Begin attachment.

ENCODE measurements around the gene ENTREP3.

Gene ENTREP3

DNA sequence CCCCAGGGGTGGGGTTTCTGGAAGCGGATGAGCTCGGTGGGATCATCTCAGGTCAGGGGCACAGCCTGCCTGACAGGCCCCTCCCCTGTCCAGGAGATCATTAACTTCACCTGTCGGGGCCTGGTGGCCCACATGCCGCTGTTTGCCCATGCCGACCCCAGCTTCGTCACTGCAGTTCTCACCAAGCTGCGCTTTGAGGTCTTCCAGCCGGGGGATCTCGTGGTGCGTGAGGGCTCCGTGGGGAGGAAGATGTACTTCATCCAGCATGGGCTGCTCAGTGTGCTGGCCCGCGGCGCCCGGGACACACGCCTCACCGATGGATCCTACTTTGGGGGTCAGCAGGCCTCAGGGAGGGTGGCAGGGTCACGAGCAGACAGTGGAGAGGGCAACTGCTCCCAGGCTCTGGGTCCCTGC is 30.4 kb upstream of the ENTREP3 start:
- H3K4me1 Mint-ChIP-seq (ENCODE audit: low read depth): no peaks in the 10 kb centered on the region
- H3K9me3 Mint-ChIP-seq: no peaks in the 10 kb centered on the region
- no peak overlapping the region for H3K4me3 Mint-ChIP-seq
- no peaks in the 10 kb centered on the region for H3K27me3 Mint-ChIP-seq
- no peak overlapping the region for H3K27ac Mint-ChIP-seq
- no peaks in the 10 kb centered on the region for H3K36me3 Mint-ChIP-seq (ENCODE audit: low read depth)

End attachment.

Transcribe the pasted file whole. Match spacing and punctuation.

ENCODE measurements around the gene ENTREP3.

Gene ENTREP3

DNA sequence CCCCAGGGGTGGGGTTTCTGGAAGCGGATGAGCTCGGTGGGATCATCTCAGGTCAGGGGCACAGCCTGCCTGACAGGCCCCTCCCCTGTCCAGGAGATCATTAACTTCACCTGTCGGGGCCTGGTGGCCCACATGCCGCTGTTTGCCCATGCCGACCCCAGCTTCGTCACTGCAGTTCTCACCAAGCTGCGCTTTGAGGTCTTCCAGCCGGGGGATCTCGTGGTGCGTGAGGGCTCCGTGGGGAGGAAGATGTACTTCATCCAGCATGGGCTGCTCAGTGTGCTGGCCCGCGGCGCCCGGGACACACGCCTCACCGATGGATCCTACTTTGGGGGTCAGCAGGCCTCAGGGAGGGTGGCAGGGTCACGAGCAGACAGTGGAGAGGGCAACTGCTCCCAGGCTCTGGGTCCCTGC is 30.4 kb upstream of the ENTREP3 start:
- H3K4me1 Mint-ChIP-seq (ENCODE audit: low read depth): no peaks in the 10 kb centered on the region
- H3K9me3 Mint-ChIP-seq: no peaks in the 10 kb centered on the region
- no peak overlapping the region for H3K4me3 Mint-ChIP-seq
- no peaks in the 10 kb centered on the region for H3K27me3 Mint-ChIP-seq
- no peak overlapping the region for H3K27ac Mint-ChIP-seq
- no peaks in the 10 kb centered on the region for H3K36me3 Mint-ChIP-seq (ENCODE audit: low read depth)